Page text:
Dwelling as they usually do in dark and dusty archives or hallowed halls of academe, historians are not often linked to deeds of derring-do and bravery. But AHA member James Coll was recently in Haiti after the devastating earthquake there, and helped to save at least six lives, it has been reported.
Coll, an adjunct professor of history and social sciences at the Nassau County Community College and the Suffolk County Community College (both in New York State), and who also works as a detective in the New York Police Department’s elite emergency squad, was a part of the 40-member emergency rescue team that went from the NYPD to Haiti after the earthquake.
Last month the New York Times noted that the first decade of the new century is just about to officially slip into history and wondered what the results of that "beloved and enduring parlor game known as ‘Name That Decade’" would be. Historians frequently chafe a bit at reductive labels such as the "Roaring Twenties." Nevertheless, the urge to categorize is nearly irresistible, and since it is also virtually inevitable, we are asking AHA members to offer their suggestions–by posting in the comment section below–for a catchy phrase that can wittily sum up the decade.
We are pleased to announce the establishment of an Early Career Member category, to assist junior members of the profession in their transition from graduate school into long-term employment in the profession.
For years now, younger members of the Association have chafed at the doubling of dues when they switch from student to regular member, and quite a few have indicated they had dropped their memberships as a result. To encourage sustained membership in the Association, the new category will provide an incremental step on the path toward sustained membership—rising from the student rate of $39 to the transitional rate of $50 for the first three years after leaving the student membership category.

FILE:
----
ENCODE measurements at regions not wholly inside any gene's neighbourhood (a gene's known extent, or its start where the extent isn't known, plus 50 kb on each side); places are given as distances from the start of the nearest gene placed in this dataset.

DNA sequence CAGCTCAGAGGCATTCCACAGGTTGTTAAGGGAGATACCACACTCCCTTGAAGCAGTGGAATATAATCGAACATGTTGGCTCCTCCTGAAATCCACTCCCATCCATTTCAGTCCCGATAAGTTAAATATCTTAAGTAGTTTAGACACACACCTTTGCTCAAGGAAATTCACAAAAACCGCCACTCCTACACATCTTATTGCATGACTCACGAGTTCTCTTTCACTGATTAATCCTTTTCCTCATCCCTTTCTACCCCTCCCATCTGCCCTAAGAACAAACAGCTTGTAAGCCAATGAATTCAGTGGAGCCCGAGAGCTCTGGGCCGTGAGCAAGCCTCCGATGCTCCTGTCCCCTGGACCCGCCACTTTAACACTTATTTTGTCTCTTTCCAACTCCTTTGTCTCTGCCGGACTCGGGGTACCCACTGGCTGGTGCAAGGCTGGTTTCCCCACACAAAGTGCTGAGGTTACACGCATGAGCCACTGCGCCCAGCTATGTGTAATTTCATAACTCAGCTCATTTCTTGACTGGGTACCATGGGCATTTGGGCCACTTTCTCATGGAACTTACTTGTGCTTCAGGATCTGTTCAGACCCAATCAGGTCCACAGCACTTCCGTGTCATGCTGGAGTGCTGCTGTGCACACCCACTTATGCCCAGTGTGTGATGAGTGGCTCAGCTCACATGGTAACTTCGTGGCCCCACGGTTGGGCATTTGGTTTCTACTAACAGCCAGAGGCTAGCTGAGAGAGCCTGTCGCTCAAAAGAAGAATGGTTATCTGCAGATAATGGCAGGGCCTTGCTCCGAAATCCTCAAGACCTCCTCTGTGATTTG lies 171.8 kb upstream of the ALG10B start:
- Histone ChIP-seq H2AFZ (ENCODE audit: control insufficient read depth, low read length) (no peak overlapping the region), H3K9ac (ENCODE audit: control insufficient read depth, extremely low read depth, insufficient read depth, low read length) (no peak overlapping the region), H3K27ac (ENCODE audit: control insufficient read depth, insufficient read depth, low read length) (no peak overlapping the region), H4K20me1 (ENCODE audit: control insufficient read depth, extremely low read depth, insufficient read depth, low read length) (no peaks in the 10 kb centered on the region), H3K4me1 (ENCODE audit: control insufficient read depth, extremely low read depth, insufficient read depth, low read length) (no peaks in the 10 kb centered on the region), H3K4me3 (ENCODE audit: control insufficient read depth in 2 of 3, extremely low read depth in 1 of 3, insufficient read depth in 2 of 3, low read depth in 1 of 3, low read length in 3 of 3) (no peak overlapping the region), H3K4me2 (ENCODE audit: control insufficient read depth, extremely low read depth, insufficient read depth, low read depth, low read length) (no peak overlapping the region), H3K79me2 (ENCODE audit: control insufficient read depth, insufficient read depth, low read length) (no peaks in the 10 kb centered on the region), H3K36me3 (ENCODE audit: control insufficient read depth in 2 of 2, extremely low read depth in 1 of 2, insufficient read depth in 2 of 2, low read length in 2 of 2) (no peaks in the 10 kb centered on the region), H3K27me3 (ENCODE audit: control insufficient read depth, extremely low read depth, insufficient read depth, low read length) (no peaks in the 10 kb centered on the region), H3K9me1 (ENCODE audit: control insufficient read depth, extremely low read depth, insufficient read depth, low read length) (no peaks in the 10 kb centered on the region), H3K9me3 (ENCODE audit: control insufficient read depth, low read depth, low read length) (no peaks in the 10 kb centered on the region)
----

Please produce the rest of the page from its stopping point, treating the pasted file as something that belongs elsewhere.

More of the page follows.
We are pleased to announce that a searchable edition of the Directory of History Departments and Organizations is now available online, and we are offering a special trial preview through October 31 to anyone with a web browser.
The new version is intended to make the Directory more useful for historians, administrators, and anyone interested in the history profession. Like the print version (mailed out in early October), the online Directory has information on over 820 history departments and historical institutions, and nearly 20,000 historians and history specialists.
The Members column, which is published in Perspectives on History as space permits, is designed to recognize and honor the accomplishments of AHA members. News of recent hires, promotions, publications, fellowships or awards received, and other news of a professional nature are welcomed. Entries will be published in alphabetical order by name. To submit an entry, please send your name (and affiliation, if applicable) and news to David Darlington, Associate Editor, AHA, 400 A St., SE, Washington, DC 20003-3889.
Despite the hardships in the economy, membership in the AHA actually increased slightly over the past year. In our annual membership snapshot (taken on March 31 of each year), membership rose to over 15,000 members for the first time in 35 years. While this marks an important milestone, in real terms the 15,055 members marked only a modest increase (just 152 more than last year).
And beneath the changes on the surface, there was a troubling loss in the number of members in many of the higher dues-paying categories, as many faculty members and professional historians felt the effects of the economy.
It is sometimes difficult to gain access to institutions while doing research. This is why the American Historical Association (AHA) provides Letters of Introduction to assist researchers in gaining access to foreign research facilities, special collections, and government archives. These letters are very effective because the executive director signs them and they are embossed with the official seal of the AHA. The only requirement for obtaining the letters is that one must be an AHA member. If interested, please submit a request to Matthew Keough via e-mail or by mail at
American Historical Association
400 A Street SE
Congratulations are in order for AHA member Annette Gordon-Reed, professor at Rutgers University-Newark and New York Law School, who has won the Pulitzer Prize for History for her book, The Hemingses of Monticello: An American Family. The book recounts the history of four generations of the Hemings family up to the 1826 death of Thomas Jefferson. The Pulitzer judges said The Hemingses of Monticello is a “painstaking exploration of a sprawling multi-generation slave family that casts provocative new light on the relationship between Sally Hemings and her master, Thomas Jefferson."
The book previously won the 2008 National Book Award for Nonfiction.